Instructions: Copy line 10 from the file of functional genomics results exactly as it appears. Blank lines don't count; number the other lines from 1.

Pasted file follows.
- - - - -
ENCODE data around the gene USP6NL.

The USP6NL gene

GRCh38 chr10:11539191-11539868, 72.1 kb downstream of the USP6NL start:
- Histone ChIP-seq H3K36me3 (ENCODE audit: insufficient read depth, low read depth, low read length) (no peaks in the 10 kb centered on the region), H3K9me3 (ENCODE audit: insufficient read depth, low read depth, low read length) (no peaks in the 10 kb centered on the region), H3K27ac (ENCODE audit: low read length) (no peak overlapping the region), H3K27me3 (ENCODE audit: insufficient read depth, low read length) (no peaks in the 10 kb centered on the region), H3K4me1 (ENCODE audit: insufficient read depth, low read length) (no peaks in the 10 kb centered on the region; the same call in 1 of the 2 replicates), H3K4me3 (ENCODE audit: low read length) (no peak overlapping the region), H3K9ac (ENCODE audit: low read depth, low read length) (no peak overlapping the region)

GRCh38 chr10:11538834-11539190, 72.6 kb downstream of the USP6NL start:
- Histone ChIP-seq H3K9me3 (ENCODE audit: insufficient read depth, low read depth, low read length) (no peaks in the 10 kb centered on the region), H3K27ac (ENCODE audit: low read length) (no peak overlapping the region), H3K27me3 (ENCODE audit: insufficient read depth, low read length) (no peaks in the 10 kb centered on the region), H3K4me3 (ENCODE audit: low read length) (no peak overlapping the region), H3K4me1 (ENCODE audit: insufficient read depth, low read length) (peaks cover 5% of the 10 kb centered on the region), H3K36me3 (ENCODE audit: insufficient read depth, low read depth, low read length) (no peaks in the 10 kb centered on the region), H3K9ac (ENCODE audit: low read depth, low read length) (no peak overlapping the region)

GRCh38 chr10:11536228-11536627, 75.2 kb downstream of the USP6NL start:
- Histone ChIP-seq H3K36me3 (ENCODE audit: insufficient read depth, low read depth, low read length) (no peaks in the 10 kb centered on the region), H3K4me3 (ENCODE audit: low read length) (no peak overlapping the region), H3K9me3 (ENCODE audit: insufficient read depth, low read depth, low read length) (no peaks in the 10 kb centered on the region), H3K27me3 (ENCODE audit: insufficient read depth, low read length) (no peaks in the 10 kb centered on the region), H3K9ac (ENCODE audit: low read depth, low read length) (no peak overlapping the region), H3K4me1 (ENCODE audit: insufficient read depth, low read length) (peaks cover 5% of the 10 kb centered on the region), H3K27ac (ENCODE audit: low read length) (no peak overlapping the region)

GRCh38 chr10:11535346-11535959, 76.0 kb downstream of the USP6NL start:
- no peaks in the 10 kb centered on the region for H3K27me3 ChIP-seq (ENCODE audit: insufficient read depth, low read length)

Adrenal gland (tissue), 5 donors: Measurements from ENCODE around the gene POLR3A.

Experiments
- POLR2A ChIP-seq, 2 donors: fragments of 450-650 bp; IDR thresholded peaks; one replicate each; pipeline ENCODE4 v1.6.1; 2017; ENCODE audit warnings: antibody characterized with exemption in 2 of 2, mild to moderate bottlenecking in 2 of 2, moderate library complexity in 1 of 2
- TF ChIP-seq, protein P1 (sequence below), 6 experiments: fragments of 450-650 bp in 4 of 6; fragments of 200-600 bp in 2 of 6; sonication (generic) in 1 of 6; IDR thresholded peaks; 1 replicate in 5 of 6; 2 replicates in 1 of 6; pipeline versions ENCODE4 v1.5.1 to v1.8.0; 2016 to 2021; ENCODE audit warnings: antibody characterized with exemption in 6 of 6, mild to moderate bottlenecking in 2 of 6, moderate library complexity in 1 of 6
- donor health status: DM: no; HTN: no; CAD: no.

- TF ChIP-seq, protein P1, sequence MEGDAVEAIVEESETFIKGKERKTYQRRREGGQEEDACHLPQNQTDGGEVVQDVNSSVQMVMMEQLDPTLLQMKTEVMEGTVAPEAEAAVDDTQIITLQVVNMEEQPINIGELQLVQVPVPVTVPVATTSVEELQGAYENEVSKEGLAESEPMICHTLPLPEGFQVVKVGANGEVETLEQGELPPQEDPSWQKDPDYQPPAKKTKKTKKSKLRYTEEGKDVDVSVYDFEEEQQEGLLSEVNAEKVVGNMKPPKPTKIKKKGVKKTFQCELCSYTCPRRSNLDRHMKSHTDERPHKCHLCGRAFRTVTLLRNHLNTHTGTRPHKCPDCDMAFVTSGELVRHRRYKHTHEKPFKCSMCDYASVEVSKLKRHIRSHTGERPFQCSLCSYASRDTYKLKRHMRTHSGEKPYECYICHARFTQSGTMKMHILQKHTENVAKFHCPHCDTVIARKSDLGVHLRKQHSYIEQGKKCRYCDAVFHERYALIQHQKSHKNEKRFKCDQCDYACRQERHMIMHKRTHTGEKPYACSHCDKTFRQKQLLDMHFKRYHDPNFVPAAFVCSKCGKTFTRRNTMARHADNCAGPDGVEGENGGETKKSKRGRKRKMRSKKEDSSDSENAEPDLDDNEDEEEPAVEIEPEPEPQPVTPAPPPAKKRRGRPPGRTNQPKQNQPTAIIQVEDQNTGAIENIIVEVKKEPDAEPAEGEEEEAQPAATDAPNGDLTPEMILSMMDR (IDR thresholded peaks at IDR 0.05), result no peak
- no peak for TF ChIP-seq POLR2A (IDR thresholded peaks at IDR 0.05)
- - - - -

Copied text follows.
- no peaks in the 10 kb centered on the region for H3K27me3 ChIP-seq (ENCODE audit: insufficient read depth, low read length)